Conor Harrigan is a photographer that hails from NYC and is one of those shooters who when you stumble upon his work are absolutely dumbfounded. Harrigan not only utilizes some of what NYC offers in terms of locations, but much of what the connected Long Island does as well. His work teaches us that there is a lot that goes into the production of an image–and that each image should have a ton of effort and feel like a production. He puts a high emphasis on the lighting, composition, etc. but mostly goes along with the flow to create the best images that he can.

We had some time to talk with Conor recently about his work. Be sure to also check out his Instagram.

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Photographer Mark Hemmings on Shooting All Around the World

julius motal the phoblographer life in focus mark hemmings image 08

All images by Mark Hemmings, used with permission

Mark Hemmings got his start in photography with a trip to Japan in 2000. With a film camera in hand, Mark set out to photograph the beautiful environment around him, first in Nagano and then elsewhere. Those first rolls showed that Mark had a knack for the craft, and steadily his career gained traction. Largely self-taught, Mark has had the opportunity to travel the world to both photograph and teach workshops. He is also the Director of Photography at Hemmings House Pictures, an international media company based in Canada.

Be sure to check out Mark’s interview on The Candid Frame. You can find Mark’s photography on Instagram and his website.

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Quick Tips To Get More Comfortable With Yourself As A Portrait Photographer


If you have ever played an MMORPG, then you know that there are important lessons it teaches. You get better with experience. There are very few who start off at the top. This is ultimately true in portrait photography. Sometimes people think they can just shoot portraits without sitting for one. They are afraid of being in front of the camera and are either uncomfortable with themselves or with the process. Portrait photography can be its own world in photography. If the photographer can’t make the subject comfortable, it will show in the final image. To truly make your subject comfortable, you as a photographer have to be comfortable. The best way to do this is to get comfortable with yourself.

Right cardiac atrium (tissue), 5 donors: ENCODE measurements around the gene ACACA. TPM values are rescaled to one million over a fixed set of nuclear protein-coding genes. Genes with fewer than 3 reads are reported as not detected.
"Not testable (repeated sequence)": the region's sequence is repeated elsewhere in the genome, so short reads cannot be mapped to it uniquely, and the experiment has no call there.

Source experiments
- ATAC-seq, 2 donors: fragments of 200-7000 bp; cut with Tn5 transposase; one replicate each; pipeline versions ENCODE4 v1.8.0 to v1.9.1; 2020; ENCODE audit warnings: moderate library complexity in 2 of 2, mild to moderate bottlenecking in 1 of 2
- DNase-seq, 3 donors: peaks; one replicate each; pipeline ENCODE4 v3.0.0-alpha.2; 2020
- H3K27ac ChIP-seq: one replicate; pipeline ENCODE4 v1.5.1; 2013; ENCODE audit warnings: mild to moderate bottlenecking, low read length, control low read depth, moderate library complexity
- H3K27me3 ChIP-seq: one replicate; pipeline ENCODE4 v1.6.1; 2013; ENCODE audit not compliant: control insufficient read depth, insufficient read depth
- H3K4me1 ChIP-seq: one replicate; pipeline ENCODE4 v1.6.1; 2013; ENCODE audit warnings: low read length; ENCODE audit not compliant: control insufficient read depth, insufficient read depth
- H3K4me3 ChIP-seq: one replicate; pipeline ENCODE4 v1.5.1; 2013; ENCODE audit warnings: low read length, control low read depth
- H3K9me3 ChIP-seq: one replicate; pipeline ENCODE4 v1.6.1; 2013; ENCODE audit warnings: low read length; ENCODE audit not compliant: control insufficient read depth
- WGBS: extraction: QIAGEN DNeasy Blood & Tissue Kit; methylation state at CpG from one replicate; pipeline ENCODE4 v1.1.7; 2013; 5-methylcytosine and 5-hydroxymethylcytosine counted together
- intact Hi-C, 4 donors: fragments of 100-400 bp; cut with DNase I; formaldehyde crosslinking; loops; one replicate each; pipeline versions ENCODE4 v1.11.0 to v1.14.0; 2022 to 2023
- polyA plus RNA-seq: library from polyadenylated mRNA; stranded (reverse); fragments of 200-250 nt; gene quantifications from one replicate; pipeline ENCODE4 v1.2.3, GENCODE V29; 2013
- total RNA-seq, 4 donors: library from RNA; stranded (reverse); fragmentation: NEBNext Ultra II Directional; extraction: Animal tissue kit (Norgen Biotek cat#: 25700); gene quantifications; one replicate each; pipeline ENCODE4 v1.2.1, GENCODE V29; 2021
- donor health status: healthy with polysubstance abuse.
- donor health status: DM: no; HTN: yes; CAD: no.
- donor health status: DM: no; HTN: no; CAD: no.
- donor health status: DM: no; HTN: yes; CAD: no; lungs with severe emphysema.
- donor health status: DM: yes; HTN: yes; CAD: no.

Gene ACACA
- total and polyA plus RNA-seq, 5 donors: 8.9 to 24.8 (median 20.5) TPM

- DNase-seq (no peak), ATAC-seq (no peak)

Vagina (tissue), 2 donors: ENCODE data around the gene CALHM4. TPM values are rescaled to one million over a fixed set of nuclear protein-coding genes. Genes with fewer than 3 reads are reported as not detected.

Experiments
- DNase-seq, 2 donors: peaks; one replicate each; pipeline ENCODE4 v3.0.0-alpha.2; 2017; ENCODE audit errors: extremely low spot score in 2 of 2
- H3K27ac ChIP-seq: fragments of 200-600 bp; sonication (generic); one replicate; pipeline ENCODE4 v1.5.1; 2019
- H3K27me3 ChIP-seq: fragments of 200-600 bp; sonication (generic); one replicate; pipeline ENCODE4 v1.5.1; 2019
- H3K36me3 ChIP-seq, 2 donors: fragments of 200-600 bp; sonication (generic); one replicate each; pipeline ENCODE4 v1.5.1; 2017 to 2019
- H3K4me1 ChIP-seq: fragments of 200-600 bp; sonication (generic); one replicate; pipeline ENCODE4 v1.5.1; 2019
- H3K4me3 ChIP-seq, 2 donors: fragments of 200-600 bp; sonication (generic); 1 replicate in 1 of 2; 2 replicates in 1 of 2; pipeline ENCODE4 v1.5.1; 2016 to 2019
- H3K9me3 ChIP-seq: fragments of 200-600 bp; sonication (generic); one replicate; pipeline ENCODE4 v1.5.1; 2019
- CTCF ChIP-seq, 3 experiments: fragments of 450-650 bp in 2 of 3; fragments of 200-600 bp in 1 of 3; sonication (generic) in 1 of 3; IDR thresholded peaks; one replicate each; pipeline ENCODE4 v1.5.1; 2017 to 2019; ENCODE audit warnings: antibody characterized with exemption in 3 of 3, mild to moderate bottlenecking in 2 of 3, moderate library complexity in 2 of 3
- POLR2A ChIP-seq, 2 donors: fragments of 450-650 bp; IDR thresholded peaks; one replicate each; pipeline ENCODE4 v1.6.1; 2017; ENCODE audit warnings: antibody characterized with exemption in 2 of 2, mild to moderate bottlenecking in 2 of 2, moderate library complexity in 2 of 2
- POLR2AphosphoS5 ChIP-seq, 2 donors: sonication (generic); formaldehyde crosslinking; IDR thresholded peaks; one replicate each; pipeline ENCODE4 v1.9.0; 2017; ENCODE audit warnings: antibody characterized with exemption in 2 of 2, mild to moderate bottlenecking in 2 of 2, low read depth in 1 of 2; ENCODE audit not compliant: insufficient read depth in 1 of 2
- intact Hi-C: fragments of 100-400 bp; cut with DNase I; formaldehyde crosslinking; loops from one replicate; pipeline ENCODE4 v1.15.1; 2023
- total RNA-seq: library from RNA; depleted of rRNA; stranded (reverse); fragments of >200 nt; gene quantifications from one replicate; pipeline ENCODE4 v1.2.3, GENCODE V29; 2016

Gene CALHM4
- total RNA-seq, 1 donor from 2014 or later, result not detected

So we’re going to start out by saying this: do not take selfies. Take self-portraits. If you are not really comfortable with yourself, you are probably taking selfies. However, making self-portraits can teach you a lot.

We have many posts on portrait photography that you can check out. But here are a couple of short and quick tips for you.

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Explore New Zealand Through Landscape Photographer’s New Video, “The Waters of Greenstone”

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Nathan Kaso of Melbourne has been an avid landscape photographer for a few years now, traveling around and exploring Australia and New Zealand to photograph their vast and proud landscapes. Often, he would capture them in a natural (never overproduced) glorious way, sometimes surrounded in early morning fog, sometimes basking in the golden rays of the sun, enticing those who look at his photos to come and discover those lands for themselves.

As amazing as his images are, however, Nathan hasn’t always been a photographer. He planted his roots in the art of capturing light working in video production in Melbourne. Taking advantage of this background, he has been making remarkable timelapse videos using his trusty Canon EOS 5D Mark II for about a year now. His short tilt-shift video, Miniature Melbourne, even won the APA Short Video Contest award for Best Timelapse in 2013.

Most recently, he released a new video entitled “The Waters of Greenstone”. He shot the video for over three weeks on the South Island of New Zealand, again with the help of his Canon EOS 5D Mark II.  Complete with video segments, timelapse sequences, and aerial footages, the video leisurely strides though some of New Zealand’s most majestic landscapes and their ever-changing, transitory elements.

From Arthur’s Pass in the center to the Catlins in the South, “The Waters of Greenstone” explores the majesty and lushness of this subcontinent down under. See the video after the jump.

Via Sploid

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Review: Nikon 58mm f1.4G